It appears that the defendant with the aid and by the advice of counsel at every state of the proceeding entered a plea of guilty to the charge, and that no appeal was taken therefrom. Under these conditions the situation is similar to the facts involved in the case of Ex parte Gilbert, 71 Okla. Cr. 268, 111 P.2d 205, 208, wherein the court after quoting the foregoing statutes, in part, said:

"The construction of these statutes has been before this court on many occasions, and reference to some of these cases will hereafter be made. The question of whether a writ of habeas corpus may be maintained under the facts as they appear here has also been considered.

"In the early case of In re Maas, 10 Okla. 302, 61 P. 1057, 1058, the territorial court had under consideration a case similar in many respects to the case at bar. In that case, after reviewing the facts, Judge Burwell said:

"'* * * If the trial court committed error in pronouncing judgment and sentence upon the defendant, his only

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remedy is by an appeal to this court. Such matters cannot be reviewed in this action.'

"In the case of Ex parte Yandell, 54 Okla. Cr. 357, 22 P.2d 114, 115, this court had before it the exact question here raised, and in an opinion by Judge Edwards, where the petitioner had been adjudged an insane person by the county court of Seminole county, and a copy of the order was attached to the petition, and it was further alleged that he appeared without counsel and none was appointed for him, after review of the cases relied upon by petitioner in Re Wright, 74 Kan. 406, 86 P. 460, 89 P. 678, and Mabry v. Hove, 124 Miss. 144, 87 So. 4, said:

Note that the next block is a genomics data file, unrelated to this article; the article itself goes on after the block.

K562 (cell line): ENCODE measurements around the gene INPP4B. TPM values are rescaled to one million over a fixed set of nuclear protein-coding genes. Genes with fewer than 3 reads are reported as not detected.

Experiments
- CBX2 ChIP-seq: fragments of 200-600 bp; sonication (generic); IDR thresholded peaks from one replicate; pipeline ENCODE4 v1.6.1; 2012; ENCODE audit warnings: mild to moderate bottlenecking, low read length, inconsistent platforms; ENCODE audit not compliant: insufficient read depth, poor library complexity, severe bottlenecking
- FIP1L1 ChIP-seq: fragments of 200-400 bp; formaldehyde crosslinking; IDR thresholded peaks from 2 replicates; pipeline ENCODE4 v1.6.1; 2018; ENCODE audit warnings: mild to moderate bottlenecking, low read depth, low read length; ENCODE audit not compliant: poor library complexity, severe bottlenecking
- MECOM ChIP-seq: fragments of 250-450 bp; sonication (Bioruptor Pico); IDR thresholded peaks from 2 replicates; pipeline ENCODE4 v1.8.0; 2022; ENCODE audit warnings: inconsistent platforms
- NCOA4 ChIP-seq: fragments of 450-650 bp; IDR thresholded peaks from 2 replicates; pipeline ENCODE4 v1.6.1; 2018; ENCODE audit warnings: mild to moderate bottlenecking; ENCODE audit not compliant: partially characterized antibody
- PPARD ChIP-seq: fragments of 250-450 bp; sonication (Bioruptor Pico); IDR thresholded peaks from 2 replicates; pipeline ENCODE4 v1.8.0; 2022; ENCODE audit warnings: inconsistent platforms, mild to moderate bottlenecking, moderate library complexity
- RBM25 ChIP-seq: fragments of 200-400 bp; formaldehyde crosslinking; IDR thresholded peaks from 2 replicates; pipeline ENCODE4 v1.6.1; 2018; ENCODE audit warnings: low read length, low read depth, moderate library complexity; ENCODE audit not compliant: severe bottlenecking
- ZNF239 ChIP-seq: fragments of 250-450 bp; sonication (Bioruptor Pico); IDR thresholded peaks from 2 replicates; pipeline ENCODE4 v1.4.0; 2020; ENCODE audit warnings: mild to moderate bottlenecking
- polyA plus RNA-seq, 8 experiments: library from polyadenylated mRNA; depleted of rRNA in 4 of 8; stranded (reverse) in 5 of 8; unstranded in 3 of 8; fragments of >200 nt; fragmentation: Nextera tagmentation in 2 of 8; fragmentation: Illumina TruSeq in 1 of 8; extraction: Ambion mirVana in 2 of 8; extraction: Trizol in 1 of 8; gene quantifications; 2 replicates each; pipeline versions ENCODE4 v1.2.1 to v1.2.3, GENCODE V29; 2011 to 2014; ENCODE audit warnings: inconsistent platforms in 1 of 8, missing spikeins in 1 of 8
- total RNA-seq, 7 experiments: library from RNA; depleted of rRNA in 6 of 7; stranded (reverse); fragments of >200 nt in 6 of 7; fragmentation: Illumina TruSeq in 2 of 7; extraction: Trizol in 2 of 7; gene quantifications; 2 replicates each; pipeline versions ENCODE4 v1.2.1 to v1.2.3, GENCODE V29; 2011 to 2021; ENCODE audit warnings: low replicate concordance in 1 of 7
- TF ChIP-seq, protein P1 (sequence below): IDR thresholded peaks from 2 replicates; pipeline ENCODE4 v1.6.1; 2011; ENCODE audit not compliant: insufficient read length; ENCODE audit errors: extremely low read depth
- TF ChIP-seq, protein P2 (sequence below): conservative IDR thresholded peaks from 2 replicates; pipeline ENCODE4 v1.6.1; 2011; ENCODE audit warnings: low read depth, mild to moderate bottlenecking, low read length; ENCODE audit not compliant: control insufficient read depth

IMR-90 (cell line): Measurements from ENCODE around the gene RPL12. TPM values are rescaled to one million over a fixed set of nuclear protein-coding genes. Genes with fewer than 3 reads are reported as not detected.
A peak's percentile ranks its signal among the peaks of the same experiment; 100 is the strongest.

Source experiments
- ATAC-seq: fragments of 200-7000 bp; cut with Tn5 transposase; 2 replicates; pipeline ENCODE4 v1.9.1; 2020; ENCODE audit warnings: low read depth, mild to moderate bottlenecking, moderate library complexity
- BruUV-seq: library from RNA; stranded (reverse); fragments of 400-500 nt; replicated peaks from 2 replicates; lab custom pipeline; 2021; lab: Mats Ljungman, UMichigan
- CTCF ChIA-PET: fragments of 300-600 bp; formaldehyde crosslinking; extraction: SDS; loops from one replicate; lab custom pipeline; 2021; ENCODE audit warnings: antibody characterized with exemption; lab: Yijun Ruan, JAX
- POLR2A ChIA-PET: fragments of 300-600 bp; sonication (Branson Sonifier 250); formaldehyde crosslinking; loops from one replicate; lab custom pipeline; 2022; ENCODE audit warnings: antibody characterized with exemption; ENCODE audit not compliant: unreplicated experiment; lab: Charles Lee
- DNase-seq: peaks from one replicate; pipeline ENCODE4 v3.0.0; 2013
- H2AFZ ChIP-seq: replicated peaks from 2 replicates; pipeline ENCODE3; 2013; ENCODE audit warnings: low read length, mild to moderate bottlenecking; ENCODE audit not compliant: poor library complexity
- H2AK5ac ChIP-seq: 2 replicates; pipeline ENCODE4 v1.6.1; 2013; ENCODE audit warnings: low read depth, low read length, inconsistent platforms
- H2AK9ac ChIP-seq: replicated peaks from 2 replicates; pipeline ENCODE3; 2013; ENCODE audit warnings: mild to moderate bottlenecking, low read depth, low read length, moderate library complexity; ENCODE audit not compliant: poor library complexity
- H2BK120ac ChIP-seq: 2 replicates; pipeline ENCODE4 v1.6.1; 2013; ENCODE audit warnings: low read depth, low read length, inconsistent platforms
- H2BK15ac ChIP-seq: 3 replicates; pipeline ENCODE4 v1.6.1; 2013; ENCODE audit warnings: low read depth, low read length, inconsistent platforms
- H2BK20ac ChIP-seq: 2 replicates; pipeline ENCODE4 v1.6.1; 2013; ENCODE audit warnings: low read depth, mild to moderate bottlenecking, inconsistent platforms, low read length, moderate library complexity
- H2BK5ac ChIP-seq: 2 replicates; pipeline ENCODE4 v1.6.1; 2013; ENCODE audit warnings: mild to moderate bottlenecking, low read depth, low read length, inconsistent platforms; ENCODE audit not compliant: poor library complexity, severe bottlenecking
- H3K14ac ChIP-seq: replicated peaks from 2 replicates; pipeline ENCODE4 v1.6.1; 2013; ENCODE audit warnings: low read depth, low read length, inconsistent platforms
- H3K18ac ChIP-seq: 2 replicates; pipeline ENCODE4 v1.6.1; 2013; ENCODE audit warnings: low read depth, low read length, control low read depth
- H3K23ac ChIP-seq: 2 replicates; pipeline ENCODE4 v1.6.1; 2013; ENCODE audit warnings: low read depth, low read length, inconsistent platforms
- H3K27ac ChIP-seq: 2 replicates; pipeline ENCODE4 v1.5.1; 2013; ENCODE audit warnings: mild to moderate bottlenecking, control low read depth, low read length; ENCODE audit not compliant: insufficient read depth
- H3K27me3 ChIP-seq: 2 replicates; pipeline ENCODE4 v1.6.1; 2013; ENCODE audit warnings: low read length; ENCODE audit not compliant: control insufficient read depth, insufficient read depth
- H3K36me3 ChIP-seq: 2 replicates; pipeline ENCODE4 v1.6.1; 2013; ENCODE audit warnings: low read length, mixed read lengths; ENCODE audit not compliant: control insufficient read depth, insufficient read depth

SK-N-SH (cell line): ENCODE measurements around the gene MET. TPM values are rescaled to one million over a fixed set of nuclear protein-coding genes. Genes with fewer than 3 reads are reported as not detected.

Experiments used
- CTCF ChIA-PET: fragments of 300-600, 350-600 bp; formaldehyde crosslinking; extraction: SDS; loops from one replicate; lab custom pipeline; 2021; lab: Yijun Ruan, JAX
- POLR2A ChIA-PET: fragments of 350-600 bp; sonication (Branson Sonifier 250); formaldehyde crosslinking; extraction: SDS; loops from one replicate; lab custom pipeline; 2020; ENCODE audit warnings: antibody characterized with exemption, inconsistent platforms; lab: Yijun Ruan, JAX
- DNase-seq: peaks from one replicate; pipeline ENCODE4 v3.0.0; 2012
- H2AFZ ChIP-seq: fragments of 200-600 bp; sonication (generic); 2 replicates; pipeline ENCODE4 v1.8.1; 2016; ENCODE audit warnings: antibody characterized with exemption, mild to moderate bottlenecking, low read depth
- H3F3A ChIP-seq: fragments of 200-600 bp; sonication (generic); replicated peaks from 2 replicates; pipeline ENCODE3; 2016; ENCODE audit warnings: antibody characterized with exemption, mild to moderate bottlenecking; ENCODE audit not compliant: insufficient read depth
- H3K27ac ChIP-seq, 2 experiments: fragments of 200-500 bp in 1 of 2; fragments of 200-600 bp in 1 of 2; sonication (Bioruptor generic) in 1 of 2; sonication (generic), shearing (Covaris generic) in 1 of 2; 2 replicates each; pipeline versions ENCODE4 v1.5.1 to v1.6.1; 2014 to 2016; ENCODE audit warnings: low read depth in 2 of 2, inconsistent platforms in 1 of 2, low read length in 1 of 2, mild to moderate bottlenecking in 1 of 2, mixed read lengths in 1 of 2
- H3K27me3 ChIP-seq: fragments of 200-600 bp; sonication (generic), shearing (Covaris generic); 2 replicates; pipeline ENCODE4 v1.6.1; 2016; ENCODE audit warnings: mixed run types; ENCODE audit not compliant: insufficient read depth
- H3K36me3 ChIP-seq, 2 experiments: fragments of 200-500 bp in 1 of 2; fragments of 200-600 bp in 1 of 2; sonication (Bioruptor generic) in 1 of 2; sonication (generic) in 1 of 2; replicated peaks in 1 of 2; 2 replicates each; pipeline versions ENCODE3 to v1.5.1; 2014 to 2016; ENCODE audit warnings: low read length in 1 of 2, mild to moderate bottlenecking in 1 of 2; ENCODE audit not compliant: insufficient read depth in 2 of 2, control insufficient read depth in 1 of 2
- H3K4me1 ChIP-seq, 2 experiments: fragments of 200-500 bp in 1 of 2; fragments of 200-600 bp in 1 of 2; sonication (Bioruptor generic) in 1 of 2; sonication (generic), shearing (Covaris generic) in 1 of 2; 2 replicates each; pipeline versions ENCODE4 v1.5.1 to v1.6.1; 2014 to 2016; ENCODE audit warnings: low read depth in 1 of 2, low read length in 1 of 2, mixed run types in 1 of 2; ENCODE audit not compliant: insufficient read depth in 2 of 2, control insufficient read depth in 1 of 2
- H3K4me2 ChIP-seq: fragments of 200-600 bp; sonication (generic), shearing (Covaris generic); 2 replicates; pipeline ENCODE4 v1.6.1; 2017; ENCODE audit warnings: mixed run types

"'It is fundamental that habeas corpus cannot be invoked for the release of one imprisoned under a judgment and commitment by a court of competent jurisdiction unless the judgment and sentence is clearly void. After a judgment of conviction has become final, the question of defendant's insanity at the time of the commission of the offense or at the time of trial cannot be raised on habeas corpus. Ex parte Stevenson, 187 Cal. 773, 204 P. 216. See, also, In re Selowsky, 189 Cal. 331, 208 P. 99; People ex rel. Cassidy v. Lawes, Warden, 112 Misc. 257, 182 N.Y.S. 545, 546; Winslow v. Green, 155 Ind. 368, 58 N.E. 259; Ex parte Heytz, 17 Okla. Cr. 698, 192 P. 698."'

This court has repeatedly held that where a prisoner in custody under sentence of conviction seeks discharge on habeas corpus inquiry is limited to questions whether the court in which prisoner was convicted had jurisdiction of the person of the defendant and of the crime charged, and whether the Court had jurisdiction to render the particular judgment; and that a writ of habeas corpus may not be used as a substitute for an appeal. Ex parte Motley, 86 Okla. Cr. 401, 193 P.2d 613.

Here, it is clear that the matters sought to be raised in this proceeding are not such as may be reached by

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habeas corpus. The writ of habeas corpus is according]y denied.

JONES, P. J., and BAREFOOT, J., concur.